15 September 1995

Farmer stress list topped by red tape worries – survey

By Allan Wright

FARMERS are more worried about red tape than their financial position. That was the conclusionof a team from Edinburgh University, lead by Dr Murray McGregor. His comments were based on a survey conducted at the Royal and Royal Highland Shows covering 35 stress factors.

Because debt worries appeared only half-way down the list Dr McGregor felt there was a relationship between the stress of filling in government forms and the finances they ultimately generated.

Stress snapshot

"This was a snapshot of stress in British farming taken a year ago. Because farmers have had more experience of coping with red tape, I would expect the scores to be different now," said Dr McGregor.

"There has to be a link between the high stress of filling in the subsidy forms and the much lower concern about borrowings and viability of the farm," he said.

The survey was part of a wider research project into the prevalence of suicide among farmers which is almost twice that of the general population. "We now have some factual data on factors causing stress among farmers. The data will be used along with case studies to try to establish links with the high suicide rate," said Dr McGregor.

He was not surprised that living in remote areas came at the bottom of the stress list. "Farming people are more mobile nowadays. They get to town, to meetings, and to markets. They may be isolated on their farms but they have plenty of opportunity to meet people," he said.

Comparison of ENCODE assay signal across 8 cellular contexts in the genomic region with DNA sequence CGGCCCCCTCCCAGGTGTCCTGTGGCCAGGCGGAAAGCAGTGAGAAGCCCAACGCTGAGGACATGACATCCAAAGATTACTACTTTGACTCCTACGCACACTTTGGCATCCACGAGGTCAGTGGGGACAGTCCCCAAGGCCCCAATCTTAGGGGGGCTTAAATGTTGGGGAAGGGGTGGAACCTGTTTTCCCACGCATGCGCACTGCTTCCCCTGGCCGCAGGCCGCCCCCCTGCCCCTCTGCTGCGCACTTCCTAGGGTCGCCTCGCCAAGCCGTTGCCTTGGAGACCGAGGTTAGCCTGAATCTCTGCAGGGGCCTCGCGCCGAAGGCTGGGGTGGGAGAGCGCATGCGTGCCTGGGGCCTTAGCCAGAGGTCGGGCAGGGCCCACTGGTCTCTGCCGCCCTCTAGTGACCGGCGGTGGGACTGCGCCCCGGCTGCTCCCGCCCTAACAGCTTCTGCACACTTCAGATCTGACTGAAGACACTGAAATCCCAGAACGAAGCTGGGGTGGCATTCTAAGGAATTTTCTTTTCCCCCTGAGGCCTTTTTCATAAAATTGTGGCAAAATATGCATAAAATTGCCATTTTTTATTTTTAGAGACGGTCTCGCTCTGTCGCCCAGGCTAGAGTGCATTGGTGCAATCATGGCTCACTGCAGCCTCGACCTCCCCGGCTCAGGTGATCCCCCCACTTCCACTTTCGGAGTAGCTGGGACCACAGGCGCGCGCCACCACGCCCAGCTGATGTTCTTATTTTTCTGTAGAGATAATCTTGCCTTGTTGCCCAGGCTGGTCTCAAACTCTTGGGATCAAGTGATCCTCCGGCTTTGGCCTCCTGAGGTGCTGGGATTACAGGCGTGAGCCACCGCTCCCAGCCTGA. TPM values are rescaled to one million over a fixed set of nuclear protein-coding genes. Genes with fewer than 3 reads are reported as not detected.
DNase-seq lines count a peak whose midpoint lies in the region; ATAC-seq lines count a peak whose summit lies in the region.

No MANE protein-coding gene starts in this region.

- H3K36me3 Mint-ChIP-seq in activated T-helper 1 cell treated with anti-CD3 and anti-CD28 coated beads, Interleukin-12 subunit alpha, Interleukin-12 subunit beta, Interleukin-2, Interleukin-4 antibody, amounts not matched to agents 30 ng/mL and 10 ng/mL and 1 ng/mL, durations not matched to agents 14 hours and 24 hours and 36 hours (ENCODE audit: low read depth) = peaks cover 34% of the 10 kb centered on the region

Dr McGregors stress survey has been analysed by the TSB Banks agricultural adviser, Donald MacRae.

"The generous terms of the CAP clearly provide a high level of financial security such that farmers seem relaxed about their financial prospects and position," said Mr MacRae.

"The downside to this financial lifebelt is that farmers feel they have little control over their own destiny. It is highly significant that the highest stress scores were all linked to government policy and the effects of weather," he added.

&#8226 Both Welsh farming unions have fired broadsides against red tape, writes Robert Davies. In a submission to the Welsh Office, the NFU claimed that planning authorities sometimes adopted an over protective approach when dealing with farming developments.

Following a meeting of its land use committee, the FUW said the whole planning process must be re-examined to establish priorities for light industry and diversifications crucial to the future of farming, local communities, and the rural infrastructure.